Glyphosate cannot be lost
US farmers having big trouble with resistance
APOLOGIES for talking about weeds again when it is so very dry in all areas of Queensland.
I believe it will break eventually and as we get closer to summertime, then our summer storms could well be large and rapid.
These storms, with some significant rain in them, will bring up a heap of weeds and in days gone by we would rush out about seven to 10 days after the rain has stopped and apply a robust rate of glyphosate with possibly a companion product, if future crop selection allows it with plant backs.
We all know that glyphosate forms the backbone of our spraying programs in trait crops and fallows, so while losing a group A fop or dim would make it fairly difficult for grass control in broadleaf crops, we could probably live with it. We really cannot afford to lose glyphosate.
That comes from one of my bosses, Professor Steve Powles from AHRI in Perth, and I really do agree with him.
As much as I can conclude, there are maybe six mechanisms of glyphosate resistance in Australia now.
The one mechanism I wish to comment on is gene amplification.
If you are still recovering from my statement of six mechanisms of glyphosate resistance in Australia, you can breathe a little easier knowing they are not all present in Queensland... yet.
Right, the gene amplification resistance story.
Glyphosate controls plants by inhibiting a critical plant growth enzyme called EPSPS.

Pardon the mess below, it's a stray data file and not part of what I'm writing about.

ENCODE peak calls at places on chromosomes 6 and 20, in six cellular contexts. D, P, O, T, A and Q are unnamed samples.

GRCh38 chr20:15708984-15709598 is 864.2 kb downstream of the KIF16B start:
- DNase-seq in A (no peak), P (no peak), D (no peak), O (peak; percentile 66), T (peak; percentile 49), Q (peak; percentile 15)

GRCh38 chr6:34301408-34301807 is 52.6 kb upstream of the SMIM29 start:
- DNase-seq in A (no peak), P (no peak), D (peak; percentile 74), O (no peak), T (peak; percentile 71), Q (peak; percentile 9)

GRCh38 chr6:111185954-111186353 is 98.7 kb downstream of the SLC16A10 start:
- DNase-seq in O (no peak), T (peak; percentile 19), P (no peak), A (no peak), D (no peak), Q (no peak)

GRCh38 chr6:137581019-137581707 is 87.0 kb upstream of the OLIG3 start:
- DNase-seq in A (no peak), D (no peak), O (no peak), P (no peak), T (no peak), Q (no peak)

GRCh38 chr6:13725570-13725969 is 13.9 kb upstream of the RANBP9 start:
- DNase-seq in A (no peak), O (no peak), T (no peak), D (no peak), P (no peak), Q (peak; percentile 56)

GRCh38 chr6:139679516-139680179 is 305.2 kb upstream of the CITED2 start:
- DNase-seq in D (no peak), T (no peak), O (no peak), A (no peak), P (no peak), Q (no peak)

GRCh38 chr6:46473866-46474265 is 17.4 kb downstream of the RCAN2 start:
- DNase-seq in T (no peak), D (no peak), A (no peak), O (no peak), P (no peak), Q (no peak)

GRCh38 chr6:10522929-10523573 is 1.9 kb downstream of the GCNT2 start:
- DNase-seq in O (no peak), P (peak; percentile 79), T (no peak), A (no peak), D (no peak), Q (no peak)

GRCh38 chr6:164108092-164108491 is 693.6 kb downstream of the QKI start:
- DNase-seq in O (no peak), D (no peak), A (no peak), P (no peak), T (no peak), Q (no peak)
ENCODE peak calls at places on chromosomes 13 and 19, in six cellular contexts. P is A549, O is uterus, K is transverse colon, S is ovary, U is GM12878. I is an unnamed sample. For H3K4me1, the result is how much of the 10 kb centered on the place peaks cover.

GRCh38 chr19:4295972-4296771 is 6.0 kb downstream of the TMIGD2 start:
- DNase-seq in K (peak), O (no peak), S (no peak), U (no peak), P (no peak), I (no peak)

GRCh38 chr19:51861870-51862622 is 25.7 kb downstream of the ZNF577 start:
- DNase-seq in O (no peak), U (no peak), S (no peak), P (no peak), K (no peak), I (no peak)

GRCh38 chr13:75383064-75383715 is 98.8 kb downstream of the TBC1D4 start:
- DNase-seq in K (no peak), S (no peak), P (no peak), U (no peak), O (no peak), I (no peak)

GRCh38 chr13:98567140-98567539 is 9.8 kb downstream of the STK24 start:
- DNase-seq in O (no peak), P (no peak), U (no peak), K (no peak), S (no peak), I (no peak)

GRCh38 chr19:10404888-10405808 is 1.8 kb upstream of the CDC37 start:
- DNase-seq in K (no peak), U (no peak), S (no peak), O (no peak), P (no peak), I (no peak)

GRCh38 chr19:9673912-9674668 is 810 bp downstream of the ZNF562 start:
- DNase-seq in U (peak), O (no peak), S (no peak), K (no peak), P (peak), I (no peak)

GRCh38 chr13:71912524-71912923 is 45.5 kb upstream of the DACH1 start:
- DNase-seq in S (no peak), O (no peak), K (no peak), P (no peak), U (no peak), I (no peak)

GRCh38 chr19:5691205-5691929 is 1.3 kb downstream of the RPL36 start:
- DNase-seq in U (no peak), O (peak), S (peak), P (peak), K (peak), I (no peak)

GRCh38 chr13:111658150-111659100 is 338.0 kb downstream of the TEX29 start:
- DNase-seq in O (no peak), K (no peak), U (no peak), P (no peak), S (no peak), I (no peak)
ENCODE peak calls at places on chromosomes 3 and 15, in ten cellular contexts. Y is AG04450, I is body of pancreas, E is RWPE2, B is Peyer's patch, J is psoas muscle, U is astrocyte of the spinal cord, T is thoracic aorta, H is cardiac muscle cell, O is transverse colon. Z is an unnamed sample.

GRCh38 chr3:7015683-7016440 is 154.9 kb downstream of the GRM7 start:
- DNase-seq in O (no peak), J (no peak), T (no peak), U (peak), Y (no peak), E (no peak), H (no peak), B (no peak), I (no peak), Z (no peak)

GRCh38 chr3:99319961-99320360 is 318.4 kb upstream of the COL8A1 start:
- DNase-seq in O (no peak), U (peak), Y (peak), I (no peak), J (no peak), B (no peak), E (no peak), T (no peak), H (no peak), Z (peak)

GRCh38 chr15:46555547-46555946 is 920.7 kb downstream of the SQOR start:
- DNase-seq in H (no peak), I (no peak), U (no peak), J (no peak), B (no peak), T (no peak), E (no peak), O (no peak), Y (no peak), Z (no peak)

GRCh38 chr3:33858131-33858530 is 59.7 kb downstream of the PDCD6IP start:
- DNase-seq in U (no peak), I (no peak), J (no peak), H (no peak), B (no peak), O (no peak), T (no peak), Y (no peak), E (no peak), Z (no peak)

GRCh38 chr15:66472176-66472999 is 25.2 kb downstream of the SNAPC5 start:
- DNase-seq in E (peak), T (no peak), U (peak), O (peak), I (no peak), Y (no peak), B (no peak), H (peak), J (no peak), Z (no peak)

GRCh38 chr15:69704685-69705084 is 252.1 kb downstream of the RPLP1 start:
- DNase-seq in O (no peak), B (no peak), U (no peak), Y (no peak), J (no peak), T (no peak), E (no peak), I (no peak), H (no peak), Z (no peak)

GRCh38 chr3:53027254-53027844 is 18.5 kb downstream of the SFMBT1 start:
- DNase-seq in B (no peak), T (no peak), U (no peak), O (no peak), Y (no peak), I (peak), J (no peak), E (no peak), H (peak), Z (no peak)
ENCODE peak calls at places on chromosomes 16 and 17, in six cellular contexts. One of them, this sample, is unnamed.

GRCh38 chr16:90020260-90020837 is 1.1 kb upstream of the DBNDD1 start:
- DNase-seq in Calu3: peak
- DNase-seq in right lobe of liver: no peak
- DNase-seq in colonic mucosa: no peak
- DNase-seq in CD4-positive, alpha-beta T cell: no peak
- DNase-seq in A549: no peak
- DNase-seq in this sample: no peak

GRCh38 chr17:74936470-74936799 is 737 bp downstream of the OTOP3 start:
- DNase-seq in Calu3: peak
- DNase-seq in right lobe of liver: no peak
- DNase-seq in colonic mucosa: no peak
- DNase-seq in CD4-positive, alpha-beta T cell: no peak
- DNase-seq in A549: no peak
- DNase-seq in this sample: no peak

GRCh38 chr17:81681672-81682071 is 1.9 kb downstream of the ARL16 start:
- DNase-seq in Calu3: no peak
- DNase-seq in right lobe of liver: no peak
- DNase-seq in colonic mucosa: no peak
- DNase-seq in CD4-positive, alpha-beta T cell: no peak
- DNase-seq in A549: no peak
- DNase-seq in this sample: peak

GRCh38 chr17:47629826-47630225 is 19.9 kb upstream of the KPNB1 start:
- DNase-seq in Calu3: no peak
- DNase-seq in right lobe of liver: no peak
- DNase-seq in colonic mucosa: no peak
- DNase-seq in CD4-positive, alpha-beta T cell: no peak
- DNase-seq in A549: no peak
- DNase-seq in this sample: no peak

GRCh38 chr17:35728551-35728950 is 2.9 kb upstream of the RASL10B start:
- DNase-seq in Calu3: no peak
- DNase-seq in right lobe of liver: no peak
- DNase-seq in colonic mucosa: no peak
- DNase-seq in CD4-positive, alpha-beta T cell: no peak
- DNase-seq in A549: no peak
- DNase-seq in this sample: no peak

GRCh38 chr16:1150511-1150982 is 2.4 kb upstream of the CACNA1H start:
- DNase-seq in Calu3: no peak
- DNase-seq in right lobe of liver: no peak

So for years we have been using label rates of 500ml to 3L/ha of glyphosate and these millions of molecules of our favourite knockdown herbicide penetrate the leaf surface and make their way to the plant growth enzyme called EPSPS to halt further growth and the plant dies.
A good result and explains a lot from over the years of using too low a rate at times and getting a poor result.
Many of us have heard the Yanks are having massive problems with palmer amaranth, which is evolved to glyphosate-resistant status.
After many years of spraying glyphosate in fallow and over cotton, corn, soybean crops etc, this tall amaranthus species in the US has become glyphosate-resistant due to this newish mechanism of gene amplification.
So all the easier-killed plant lines of palmer amaranth have been taken out through the years and now, through lack of diversity in herbicides, the surviving amaranth weeds that are left have a peculiarity of being able to produce massive numbers of EPSPS enzymes that basically soak up the glyphosate.
With the glyphosate molecules soaked up into a molecular sponge, the remaining plant EPSPS enzymes carry on inside the weed to allow its normal metabolic functions to continue through to seed set.
This is not a new, mindbending occurrence, as insects like aphids have done this as well elsewhere and we sure have had some practise controlling various resistant insects through the years.
What is not good is that this type of resistance is heritable, meaning it is maintained and apparent in future seeding generations.
Now, this gene amplification “uniqueness” is present in annual ryegrass.
The years-ago-planted livestock feed solution is now a number one herbicideresistant plant in our southern farming system.
The GA presence isn’t as high as palmer amaranth, however these credible research findings should teach us all that weeds have abilities to resist our human attempts to control them.
HOLDING OUT: Queensland amaranthus is yet to become herbicide-resistant in Australia, unlike its American counterpart, palmer amaranthus.